How do Qigong and Tai Chi aid in severe posture dysfunction?
Welcome to this month’s IRQTC Q&A newsletter and thank you to all who have e-mailed and asked questions this past month. This month’s question comes from Mary Moisan, a PT practicing in Maine. Below is a portion of our email exchange regarding one of her patients.
I have a patient with a significant thoracic kyphosis due to osteoporosis. The major concern at this time is her significant fear of falling (she has fallen twice in two months) and an overall lack of fluidity in her movement – she walks with short, choppy steps with almost no rotation.
I have noted as a result of her kyphosis:
1. She cannot obtain/approximate a typical Tai Chi posture, and
2. Her center of gravity is significantly posterior.
We have tried Flowing Motion, but with her COG so far posterior, her weight actually shifts in the “opposite” direction. As she brings her arms forward, her weight shifts back and as she lowers her arms and brings them past her hips, her weight shifts forward.
*Is this common in people with significant thoracic kyphosis?
*Do I continue with the motions and allow her weight to shift as her body allows?
*I’m not sure how much change I can expect to see in her kyphosis, but are there specific Tai Chi movements that will help minimize her kyphosis?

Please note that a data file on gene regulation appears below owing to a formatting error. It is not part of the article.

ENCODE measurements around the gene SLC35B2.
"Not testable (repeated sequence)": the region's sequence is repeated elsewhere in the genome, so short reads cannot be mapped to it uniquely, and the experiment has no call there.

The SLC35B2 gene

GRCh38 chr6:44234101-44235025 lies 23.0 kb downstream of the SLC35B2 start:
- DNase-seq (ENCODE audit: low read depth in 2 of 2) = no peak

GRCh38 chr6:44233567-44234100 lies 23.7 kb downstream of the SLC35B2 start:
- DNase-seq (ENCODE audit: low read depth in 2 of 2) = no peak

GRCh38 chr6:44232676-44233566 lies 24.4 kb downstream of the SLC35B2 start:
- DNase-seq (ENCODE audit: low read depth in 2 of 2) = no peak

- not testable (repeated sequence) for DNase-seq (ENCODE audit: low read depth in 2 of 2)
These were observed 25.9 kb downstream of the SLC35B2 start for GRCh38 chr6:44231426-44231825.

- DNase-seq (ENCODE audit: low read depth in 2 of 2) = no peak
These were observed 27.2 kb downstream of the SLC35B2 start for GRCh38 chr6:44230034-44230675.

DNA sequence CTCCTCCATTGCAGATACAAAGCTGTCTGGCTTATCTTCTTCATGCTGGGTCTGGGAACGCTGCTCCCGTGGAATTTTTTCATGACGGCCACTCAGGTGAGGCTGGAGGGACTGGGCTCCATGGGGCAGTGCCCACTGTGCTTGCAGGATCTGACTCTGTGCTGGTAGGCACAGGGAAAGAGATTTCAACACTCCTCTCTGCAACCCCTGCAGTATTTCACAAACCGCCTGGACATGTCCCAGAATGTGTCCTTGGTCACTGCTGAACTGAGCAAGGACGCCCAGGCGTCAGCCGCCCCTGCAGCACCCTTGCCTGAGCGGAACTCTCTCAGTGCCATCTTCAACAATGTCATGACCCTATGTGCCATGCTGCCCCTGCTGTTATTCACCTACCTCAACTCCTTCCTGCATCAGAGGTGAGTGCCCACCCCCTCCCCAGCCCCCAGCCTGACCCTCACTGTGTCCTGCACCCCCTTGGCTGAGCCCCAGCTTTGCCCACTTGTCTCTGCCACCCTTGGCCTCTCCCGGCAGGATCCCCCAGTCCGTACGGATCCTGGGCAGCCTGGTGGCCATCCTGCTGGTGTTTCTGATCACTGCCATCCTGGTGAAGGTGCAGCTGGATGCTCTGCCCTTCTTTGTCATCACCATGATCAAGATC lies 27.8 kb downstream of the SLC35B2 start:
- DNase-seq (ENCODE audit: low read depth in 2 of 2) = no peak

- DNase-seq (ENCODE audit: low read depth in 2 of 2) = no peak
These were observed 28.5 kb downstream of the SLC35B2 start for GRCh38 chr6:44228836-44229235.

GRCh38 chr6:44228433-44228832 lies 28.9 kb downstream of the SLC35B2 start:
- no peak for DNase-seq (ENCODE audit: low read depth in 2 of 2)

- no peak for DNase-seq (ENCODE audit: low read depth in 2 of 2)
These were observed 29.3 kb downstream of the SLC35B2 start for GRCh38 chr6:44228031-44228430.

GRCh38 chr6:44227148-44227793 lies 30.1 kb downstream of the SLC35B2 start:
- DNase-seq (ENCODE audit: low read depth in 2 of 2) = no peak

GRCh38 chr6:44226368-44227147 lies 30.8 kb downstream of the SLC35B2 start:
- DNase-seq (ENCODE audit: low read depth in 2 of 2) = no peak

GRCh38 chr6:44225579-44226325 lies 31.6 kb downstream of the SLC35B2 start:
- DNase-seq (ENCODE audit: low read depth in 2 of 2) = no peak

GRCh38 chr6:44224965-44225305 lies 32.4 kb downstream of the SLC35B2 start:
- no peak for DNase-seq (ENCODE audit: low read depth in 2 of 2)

It is very common for clients with severe kyphosis to shift weight “opposite” because their COG is so far posterior. When someone has developed such a severe posture dysfunction over time we know that correcting the posture is possible however will require much time, consistency, and attention in doing so. Even though she can’t assume the Tai Chi posture in standing (you may try supine as well), using visualization cues to move in the direction of the posture can still be very beneficial. In addition there are some gestures in the Neck & Shoulder program that target thoracic extension; Heart/Lung Opening and Swimming Dragon in particular, but Polishing the Table may also be useful depending on how severely limited she is.
You mentioned she lacks rotation. Have you tried Cloud Hands? This can be a very effective way to promote rotation, lateral and anterior posterior weight shift. Gathering Earth & Sky also target anterior/posterior shift and spine extension when gathering from above.
Mary is in good company with many rehabilitation professionals dealing with similar situations all around the country. Do you have a particular Tai Chi approach for clients like this? Let us know how you are using Rehabilitative Qigong & Tai Chi in your practice and together we can build a community that can truly re-humanize health care.
Originally published March 2015.